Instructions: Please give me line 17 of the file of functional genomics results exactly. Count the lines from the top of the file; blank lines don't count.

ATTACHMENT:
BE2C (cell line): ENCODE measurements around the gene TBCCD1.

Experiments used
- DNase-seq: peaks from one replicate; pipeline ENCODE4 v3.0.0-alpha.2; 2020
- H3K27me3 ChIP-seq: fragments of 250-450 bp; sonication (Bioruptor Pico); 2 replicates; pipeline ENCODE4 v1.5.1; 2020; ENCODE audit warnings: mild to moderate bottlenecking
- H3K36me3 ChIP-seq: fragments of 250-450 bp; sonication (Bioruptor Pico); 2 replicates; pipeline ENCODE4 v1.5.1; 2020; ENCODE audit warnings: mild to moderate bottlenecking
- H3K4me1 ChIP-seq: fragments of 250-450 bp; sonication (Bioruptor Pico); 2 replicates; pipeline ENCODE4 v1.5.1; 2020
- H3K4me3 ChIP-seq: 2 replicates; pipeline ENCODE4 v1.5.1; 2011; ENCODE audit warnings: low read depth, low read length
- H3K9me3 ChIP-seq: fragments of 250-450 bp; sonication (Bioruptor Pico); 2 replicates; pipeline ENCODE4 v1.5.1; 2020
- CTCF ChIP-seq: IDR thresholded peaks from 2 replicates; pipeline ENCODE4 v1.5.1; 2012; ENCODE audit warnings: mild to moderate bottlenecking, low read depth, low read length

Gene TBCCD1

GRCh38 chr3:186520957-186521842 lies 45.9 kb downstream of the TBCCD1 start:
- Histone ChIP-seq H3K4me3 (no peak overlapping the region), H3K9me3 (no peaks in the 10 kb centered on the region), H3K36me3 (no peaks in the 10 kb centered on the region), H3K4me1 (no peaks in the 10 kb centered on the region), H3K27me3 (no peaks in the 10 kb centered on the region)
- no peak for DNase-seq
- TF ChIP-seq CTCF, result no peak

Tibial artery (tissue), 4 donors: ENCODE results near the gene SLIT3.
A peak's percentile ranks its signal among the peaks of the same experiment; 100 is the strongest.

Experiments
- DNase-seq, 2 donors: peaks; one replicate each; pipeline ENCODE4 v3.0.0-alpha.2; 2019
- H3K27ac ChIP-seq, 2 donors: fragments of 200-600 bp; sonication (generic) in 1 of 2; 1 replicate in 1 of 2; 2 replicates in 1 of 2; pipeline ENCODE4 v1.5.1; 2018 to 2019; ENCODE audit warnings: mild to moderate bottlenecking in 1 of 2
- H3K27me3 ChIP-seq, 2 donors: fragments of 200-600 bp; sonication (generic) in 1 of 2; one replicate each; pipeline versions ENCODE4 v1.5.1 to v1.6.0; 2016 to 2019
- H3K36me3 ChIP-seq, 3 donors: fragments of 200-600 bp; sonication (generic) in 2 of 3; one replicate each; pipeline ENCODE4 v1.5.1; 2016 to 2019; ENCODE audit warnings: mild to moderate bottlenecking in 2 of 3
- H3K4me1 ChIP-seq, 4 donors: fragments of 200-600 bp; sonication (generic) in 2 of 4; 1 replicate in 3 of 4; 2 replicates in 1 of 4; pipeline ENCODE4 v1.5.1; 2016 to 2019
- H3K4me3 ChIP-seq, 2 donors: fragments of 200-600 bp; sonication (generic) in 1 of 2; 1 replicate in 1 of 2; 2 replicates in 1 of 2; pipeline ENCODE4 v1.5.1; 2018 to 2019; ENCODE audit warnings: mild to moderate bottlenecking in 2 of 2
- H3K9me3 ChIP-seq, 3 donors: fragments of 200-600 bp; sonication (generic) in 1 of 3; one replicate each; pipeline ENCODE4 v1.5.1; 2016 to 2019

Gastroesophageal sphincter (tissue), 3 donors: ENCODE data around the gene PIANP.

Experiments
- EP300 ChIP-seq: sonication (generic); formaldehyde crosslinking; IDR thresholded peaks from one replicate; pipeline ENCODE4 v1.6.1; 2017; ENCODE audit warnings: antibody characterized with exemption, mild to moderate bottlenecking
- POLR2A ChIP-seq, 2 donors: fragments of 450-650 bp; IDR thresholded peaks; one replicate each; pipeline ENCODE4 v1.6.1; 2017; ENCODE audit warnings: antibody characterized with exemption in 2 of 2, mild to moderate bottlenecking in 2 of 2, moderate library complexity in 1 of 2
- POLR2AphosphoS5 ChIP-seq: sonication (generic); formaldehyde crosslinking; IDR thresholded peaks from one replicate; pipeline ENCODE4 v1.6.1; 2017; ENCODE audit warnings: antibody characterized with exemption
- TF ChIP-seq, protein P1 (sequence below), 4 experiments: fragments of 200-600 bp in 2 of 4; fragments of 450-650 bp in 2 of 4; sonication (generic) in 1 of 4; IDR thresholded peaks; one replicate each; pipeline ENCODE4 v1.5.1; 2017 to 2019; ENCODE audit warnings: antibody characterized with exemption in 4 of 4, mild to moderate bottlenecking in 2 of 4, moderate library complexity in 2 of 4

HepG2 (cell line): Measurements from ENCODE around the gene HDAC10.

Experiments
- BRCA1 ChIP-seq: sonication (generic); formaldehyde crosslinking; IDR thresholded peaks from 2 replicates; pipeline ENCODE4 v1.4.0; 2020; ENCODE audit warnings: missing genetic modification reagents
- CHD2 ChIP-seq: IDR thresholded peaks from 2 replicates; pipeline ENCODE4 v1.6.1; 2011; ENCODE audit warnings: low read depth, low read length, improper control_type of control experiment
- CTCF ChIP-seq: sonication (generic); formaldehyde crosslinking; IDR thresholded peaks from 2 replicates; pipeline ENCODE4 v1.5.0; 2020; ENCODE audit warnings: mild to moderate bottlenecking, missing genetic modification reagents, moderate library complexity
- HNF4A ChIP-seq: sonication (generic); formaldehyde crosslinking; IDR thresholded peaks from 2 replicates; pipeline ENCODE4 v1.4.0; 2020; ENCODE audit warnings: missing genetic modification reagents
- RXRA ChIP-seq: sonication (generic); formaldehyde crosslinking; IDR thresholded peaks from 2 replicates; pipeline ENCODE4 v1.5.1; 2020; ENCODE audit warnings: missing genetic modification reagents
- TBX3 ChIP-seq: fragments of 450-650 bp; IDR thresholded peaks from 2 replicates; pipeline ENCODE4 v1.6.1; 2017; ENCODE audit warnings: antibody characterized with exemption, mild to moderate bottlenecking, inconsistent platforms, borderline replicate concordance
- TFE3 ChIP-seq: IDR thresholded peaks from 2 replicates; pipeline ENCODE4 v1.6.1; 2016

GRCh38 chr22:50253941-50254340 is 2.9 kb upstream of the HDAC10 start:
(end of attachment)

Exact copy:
Experiments